In an earlier commentary, we ran the numbers and found that a 22-year-old with $20,000 could surpass the million-dollar mark by the time he was 62. Provided his portfolio only slightly outperformed the market's historical average and returned an annualized 11%, that growth would occur without our hypothetical investor kicking in a single additional penny.
Sure, but what if you're not 22 anymore? Not to worry: Even if you're older -- 42, say, rather than 22 -- and looking to play catch-up without that kind of money in the bank, you too can be a millionaire. Really.
Make a commitment
The first step is to commit to investing in the stock market systematically. Do everything you can to make it a no-brainer -- literally. After all, if you have to think each month about whether to send money to a brokerage account, chances are -- as with flossing your teeth or eating leafy green vegetables -- you'll opt to take a pass, at least on occasion.
My advice? Just don't do it.
With automatic investing, that's not even an option, which is one reason why participating in your employer's retirement plan is such a smart and Foolish move: The money comes out of your check before it hits your bank account, so you don't even have a chance to miss it.
Similarly, these days, fund companies make it as easy as pie to "dollar-cost average" into their funds. Dollar-cost averaging is just another name for automatic investing, and provided you've picked the right investment vehicle, letting your brokerage or fund company do all the work for you is the very definition of convenient.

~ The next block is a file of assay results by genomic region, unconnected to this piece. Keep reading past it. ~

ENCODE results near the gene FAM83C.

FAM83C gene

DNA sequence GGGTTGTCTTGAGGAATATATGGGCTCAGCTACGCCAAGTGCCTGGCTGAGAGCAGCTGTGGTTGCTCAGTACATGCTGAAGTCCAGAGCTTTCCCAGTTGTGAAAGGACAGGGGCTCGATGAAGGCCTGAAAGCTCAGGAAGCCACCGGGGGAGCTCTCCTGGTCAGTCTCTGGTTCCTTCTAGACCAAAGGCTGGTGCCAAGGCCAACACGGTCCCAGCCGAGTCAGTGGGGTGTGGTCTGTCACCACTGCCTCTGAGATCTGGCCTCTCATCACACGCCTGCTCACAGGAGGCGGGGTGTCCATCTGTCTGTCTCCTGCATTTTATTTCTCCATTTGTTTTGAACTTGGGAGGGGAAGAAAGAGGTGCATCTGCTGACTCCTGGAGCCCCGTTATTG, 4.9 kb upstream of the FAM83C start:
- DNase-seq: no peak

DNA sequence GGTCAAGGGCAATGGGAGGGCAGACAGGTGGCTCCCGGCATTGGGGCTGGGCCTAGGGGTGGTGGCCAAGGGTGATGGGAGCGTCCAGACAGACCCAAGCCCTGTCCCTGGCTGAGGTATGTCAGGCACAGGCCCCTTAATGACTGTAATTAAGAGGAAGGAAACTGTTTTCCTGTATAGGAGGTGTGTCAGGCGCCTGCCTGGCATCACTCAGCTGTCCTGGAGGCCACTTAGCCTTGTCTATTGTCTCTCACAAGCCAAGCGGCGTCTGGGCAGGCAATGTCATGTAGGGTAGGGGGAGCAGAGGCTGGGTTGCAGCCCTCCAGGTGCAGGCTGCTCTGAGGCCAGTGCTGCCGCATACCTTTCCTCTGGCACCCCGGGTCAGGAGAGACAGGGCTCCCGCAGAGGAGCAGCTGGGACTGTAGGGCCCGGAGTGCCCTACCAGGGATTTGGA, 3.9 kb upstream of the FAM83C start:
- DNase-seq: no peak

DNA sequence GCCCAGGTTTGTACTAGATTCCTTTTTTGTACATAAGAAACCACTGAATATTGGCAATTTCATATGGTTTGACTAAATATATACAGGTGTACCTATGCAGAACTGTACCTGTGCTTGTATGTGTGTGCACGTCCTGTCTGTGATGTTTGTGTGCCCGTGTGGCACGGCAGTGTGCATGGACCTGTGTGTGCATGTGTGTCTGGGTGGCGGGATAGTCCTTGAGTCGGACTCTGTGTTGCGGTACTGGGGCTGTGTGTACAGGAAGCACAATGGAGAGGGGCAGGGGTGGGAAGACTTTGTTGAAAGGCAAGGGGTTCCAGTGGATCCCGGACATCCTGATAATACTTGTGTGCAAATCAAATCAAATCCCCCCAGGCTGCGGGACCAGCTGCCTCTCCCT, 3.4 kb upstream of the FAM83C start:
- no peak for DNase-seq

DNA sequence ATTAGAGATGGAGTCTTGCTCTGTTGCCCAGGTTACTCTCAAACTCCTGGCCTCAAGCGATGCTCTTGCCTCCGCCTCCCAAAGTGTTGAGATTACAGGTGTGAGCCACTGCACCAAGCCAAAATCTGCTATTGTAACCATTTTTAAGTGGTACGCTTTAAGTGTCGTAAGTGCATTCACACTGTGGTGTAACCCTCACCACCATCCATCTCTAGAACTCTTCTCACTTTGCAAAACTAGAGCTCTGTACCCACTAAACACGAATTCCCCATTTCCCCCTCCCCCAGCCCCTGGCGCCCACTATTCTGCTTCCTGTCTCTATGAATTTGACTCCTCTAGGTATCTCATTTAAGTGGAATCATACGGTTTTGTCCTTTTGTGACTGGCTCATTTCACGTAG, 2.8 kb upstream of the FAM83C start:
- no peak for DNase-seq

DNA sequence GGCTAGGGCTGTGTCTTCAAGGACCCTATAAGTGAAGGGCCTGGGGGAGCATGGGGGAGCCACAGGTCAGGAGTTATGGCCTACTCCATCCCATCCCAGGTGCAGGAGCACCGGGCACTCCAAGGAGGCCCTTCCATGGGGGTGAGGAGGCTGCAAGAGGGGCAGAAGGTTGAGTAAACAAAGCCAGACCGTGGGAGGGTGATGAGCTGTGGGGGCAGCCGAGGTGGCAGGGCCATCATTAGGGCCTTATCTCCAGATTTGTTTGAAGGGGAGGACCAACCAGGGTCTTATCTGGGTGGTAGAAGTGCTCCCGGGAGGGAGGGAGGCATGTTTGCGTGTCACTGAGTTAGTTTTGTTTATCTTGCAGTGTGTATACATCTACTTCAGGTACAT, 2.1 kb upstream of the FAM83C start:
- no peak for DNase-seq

After you've made the all-important decision to invest on a regular basis, picking the right investments is the critical next step. Should you opt for racy growth stocks such as Celgene
Or maybe value-priced options like Cemex
As the former lead analyst for the Fool's Champion Funds mutual fund newsletter, I'm obviously a big fan of that last approach. But no matter which path you settle on, the important point is this: Get going now. A 42-year-old who starts from scratch and kicks in $500 a month (and earns the same 11% we hypothesized above) will have more than $430,000 when he or she hits 62.
And obviously, the more the merrier: Sock away $15,500 each year in your company's 401(k) -- your contribution limit for the 2008 tax year -- and fund an IRA to the tune of five grand a year, and voila! At 11% annualized, your nest egg will grow to more than $1.4 million in 20 years.
Get started today
As I suggested in my earlier write-up, the short story is that time really can be on your side if you invest intelligently and shift into savings gear now. Whether you're just getting started with investing or are already a seasoned professional, all it takes is a good plan and a little discipline to get on the road toward becoming a millionaire.